Nicholas Samaras

Beards & The Gospel According to Ian Fleming
June 23, 2020 Samaras Nicholas



During my sleep, the entire world had been taken over by full beards. I’m serious. When I woke, I found massive beards, waiting for a face, all over my house. There was a stone-grey beard on my pillow, with the hint of a smile beneath its bushy silver moustache. The shadings between pepper and salt—black, grey, silver, white—were amazingly intricate. I thought the world was contained in it. I went to get my morning clothes, and Santa beards were dangling from all the empty coat hangers in my closet. When I went to wash, there was a distinguished, full steel beard draped gently on the lower half of the mirror. I slid my reflection perfectly into its long silver. The moustache beamed so serenely, I knew I accepted it. I understood then the possibility of a destiny. I gazed at my now-greybearded face in the silvery mirror, and my father’s eyes shone out. When I went to the hallway telephone, I brushed off the platinum goatee resting on the dial pad and called my father who told me they first came to him the same way. My hand reached up to find my own grey-threaded beard had come to soften my face, to lend me the reflection of time. There was peace, the chance to look back humbly. I thanked my father and said, yes.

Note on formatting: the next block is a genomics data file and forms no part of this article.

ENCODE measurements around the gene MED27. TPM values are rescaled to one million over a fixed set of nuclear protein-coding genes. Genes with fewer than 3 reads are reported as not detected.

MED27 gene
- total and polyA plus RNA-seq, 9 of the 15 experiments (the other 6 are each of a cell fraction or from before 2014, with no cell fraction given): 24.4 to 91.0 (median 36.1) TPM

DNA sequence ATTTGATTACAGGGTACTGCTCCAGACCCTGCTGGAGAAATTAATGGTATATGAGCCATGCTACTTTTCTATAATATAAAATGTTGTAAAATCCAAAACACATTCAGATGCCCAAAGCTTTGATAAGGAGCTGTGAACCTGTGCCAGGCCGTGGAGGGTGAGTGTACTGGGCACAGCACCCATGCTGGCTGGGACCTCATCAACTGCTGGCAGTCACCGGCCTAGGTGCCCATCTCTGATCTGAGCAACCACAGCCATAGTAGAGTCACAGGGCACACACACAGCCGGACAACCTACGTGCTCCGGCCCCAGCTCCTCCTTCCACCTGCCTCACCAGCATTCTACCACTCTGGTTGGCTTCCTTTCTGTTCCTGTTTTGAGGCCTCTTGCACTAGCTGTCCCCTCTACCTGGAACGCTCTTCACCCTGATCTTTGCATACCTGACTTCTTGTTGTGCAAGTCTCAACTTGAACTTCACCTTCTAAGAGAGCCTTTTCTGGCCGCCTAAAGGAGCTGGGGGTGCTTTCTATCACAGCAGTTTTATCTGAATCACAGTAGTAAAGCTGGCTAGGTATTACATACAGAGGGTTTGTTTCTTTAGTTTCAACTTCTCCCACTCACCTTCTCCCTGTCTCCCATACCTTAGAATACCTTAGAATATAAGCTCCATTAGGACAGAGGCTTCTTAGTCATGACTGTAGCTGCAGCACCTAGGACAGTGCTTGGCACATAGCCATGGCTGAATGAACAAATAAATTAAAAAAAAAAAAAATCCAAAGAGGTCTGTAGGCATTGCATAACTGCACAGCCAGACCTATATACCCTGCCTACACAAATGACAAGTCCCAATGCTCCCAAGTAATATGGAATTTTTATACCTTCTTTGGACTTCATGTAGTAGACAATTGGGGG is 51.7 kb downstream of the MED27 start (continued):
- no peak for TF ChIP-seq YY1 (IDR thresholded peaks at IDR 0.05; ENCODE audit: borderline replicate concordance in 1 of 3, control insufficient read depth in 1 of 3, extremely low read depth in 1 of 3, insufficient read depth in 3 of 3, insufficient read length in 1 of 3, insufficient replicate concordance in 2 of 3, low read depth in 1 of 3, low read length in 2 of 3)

The Gospel According to Ian Fleming


When I was the spindly legs of eleven years old, in our Chicago parish, I listened to my father read from the Holy Gospel lesson, in which we are directed to go into our closets and pray, where our Father in Heaven will hear and answer our prayer in secret.
That golden summer, I consumed James Bond books, puppy-following my father’s encouragement that, for any book I read, I was allowed to watch the movie with him.
In the way of a child’s synchronicity, my mind synthesised the two concepts. I became a spiritual secret agent, praying covertly, praying in a secret identity, leaving God coded messages, and avoiding enemy agents.
My prayers became shy. I attended Church with my father, and looked at girls like secret knowledge. I was shaken, not stirred. I became Samaras. Nick Samaras. I left God chalked messages for meetings. I prayed in secret for the world to become a fast car, the confidence of a tuxedo, the ability to beat up all the bullies in my eleven-year-old life.
And, just as covertly, in my father’s voice, God responded with time and time and time.

Nicholas Samaras is the author of Hands of the Saddlemaker (Yale University Press) and American Psalm, World Psalm (Ashland Poetry Press). Currently, he is working on completing two new poetry manuscripts and one memoir based on his childhood years having been lived underground.